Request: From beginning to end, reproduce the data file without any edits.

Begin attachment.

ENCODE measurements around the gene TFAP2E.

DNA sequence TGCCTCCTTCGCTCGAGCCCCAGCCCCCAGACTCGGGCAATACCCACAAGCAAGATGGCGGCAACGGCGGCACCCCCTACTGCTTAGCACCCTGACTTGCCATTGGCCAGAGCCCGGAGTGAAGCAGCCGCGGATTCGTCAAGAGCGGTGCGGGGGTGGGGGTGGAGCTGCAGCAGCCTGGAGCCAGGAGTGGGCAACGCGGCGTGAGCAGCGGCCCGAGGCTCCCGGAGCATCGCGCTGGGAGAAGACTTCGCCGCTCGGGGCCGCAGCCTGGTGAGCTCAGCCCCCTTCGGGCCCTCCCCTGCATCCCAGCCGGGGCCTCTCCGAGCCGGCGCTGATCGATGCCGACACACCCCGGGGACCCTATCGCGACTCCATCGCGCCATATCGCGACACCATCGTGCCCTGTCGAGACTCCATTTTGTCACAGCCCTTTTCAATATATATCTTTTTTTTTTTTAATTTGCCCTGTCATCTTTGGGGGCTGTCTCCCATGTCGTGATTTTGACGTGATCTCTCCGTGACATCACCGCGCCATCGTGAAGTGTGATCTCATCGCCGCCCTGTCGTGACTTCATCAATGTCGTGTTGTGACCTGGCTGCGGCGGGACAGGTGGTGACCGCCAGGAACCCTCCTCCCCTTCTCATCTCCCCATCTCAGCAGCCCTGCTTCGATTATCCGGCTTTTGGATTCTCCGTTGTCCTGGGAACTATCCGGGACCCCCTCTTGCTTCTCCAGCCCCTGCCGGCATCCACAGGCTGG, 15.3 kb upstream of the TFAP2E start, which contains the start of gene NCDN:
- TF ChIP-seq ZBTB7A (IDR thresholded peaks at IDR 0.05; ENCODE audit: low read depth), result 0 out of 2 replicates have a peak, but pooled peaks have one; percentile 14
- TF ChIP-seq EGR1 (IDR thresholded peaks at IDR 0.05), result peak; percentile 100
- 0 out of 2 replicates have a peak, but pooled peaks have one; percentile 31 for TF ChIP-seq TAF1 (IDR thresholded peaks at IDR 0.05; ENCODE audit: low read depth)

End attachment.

ENCODE measurements around the gene TFAP2E.

DNA sequence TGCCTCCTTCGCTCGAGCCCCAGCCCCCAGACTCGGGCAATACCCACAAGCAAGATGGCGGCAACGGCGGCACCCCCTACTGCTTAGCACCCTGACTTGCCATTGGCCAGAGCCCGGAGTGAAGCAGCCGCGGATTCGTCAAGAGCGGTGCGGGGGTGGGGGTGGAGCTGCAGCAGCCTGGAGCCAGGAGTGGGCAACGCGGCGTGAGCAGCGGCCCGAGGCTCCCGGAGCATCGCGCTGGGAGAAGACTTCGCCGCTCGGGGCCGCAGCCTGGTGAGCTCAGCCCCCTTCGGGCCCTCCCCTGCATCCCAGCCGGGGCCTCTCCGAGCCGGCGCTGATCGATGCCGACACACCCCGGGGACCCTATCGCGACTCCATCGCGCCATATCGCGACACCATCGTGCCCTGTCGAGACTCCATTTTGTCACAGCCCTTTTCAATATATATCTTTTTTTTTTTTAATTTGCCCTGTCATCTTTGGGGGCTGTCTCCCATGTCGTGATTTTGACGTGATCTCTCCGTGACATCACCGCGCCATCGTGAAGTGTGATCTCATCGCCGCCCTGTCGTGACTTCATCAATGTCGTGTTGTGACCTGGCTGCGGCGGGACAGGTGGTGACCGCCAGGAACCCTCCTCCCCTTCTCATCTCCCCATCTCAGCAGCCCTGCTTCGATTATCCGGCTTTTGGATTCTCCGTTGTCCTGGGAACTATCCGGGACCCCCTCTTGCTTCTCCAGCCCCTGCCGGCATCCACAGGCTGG, 15.3 kb upstream of the TFAP2E start, which contains the start of gene NCDN:
- TF ChIP-seq ZBTB7A (IDR thresholded peaks at IDR 0.05; ENCODE audit: low read depth), result 0 out of 2 replicates have a peak, but pooled peaks have one; percentile 14
- TF ChIP-seq EGR1 (IDR thresholded peaks at IDR 0.05), result peak; percentile 100
- 0 out of 2 replicates have a peak, but pooled peaks have one; percentile 31 for TF ChIP-seq TAF1 (IDR thresholded peaks at IDR 0.05; ENCODE audit: low read depth)